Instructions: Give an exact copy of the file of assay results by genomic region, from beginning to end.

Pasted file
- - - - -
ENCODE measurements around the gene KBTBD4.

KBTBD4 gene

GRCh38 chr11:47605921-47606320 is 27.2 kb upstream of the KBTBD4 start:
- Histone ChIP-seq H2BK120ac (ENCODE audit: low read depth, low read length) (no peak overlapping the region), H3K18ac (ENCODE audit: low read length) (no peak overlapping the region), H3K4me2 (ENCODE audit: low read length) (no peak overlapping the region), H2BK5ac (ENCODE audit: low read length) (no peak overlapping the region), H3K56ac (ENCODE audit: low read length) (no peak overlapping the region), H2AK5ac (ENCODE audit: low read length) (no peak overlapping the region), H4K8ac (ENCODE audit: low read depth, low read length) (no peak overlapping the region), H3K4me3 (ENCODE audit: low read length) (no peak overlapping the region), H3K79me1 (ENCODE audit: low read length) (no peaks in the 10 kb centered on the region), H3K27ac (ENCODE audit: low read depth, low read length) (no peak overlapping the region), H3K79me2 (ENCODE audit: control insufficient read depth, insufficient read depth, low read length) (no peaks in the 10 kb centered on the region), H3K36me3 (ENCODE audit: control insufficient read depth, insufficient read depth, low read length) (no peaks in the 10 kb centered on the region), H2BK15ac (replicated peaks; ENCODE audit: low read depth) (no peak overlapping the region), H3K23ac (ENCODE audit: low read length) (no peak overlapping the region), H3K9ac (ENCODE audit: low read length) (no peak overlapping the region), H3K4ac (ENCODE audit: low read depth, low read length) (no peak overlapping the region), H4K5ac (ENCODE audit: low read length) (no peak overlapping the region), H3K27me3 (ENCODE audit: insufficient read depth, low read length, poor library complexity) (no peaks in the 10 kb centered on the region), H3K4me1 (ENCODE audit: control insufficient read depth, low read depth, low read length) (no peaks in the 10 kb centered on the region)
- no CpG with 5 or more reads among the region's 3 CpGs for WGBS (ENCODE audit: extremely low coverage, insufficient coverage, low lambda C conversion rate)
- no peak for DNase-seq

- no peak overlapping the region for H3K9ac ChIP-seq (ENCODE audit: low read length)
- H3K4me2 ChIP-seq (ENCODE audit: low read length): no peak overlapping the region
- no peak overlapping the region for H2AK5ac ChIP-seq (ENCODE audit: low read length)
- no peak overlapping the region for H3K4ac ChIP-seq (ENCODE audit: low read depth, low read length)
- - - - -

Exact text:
ENCODE measurements around the gene KBTBD4.

KBTBD4 gene

GRCh38 chr11:47605921-47606320 is 27.2 kb upstream of the KBTBD4 start:
- Histone ChIP-seq H2BK120ac (ENCODE audit: low read depth, low read length) (no peak overlapping the region), H3K18ac (ENCODE audit: low read length) (no peak overlapping the region), H3K4me2 (ENCODE audit: low read length) (no peak overlapping the region), H2BK5ac (ENCODE audit: low read length) (no peak overlapping the region), H3K56ac (ENCODE audit: low read length) (no peak overlapping the region), H2AK5ac (ENCODE audit: low read length) (no peak overlapping the region), H4K8ac (ENCODE audit: low read depth, low read length) (no peak overlapping the region), H3K4me3 (ENCODE audit: low read length) (no peak overlapping the region), H3K79me1 (ENCODE audit: low read length) (no peaks in the 10 kb centered on the region), H3K27ac (ENCODE audit: low read depth, low read length) (no peak overlapping the region), H3K79me2 (ENCODE audit: control insufficient read depth, insufficient read depth, low read length) (no peaks in the 10 kb centered on the region), H3K36me3 (ENCODE audit: control insufficient read depth, insufficient read depth, low read length) (no peaks in the 10 kb centered on the region), H2BK15ac (replicated peaks; ENCODE audit: low read depth) (no peak overlapping the region), H3K23ac (ENCODE audit: low read length) (no peak overlapping the region), H3K9ac (ENCODE audit: low read length) (no peak overlapping the region), H3K4ac (ENCODE audit: low read depth, low read length) (no peak overlapping the region), H4K5ac (ENCODE audit: low read length) (no peak overlapping the region), H3K27me3 (ENCODE audit: insufficient read depth, low read length, poor library complexity) (no peaks in the 10 kb centered on the region), H3K4me1 (ENCODE audit: control insufficient read depth, low read depth, low read length) (no peaks in the 10 kb centered on the region)
- no CpG with 5 or more reads among the region's 3 CpGs for WGBS (ENCODE audit: extremely low coverage, insufficient coverage, low lambda C conversion rate)
- no peak for DNase-seq

- no peak overlapping the region for H3K9ac ChIP-seq (ENCODE audit: low read length)
- H3K4me2 ChIP-seq (ENCODE audit: low read length): no peak overlapping the region
- no peak overlapping the region for H2AK5ac ChIP-seq (ENCODE audit: low read length)
- no peak overlapping the region for H3K4ac ChIP-seq (ENCODE audit: low read depth, low read length)